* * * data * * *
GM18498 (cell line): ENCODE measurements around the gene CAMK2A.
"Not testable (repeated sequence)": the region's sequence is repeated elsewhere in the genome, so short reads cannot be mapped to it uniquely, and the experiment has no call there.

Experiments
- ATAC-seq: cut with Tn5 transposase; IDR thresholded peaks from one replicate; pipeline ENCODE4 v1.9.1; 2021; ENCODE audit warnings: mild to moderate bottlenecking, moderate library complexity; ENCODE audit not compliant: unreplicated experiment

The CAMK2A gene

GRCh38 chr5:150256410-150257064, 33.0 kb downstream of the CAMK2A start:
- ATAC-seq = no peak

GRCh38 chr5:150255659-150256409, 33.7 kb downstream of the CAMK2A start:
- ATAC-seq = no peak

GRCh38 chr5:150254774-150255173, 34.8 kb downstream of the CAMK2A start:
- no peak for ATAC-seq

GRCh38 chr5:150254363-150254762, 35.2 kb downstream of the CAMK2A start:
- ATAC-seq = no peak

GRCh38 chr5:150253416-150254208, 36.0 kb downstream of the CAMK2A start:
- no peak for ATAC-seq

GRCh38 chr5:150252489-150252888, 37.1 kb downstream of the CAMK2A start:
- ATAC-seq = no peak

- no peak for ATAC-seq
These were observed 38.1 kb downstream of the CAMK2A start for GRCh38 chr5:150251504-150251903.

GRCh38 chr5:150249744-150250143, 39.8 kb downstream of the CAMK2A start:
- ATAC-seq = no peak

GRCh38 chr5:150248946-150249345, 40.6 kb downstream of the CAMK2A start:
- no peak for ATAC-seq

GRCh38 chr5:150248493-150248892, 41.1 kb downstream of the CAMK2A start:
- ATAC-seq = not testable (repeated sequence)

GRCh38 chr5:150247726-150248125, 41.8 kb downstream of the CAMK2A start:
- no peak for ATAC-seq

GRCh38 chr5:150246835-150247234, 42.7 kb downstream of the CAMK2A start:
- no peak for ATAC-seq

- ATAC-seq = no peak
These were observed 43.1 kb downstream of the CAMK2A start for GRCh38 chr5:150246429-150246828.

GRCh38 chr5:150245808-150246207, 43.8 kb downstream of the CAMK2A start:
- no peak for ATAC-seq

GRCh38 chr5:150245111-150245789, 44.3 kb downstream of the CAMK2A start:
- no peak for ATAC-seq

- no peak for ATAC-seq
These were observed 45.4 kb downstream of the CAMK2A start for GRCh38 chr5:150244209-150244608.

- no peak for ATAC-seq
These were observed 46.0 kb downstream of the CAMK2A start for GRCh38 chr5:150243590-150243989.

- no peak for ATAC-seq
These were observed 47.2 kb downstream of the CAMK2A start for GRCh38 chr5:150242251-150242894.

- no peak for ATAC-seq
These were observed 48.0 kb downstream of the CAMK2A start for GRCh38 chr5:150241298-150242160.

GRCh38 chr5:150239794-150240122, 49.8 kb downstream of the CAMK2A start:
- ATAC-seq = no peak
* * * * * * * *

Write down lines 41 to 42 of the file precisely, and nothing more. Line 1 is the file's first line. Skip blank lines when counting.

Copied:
These were observed 47.2 kb downstream of the CAMK2A start for GRCh38 chr5:150242251-150242894.

- no peak for ATAC-seq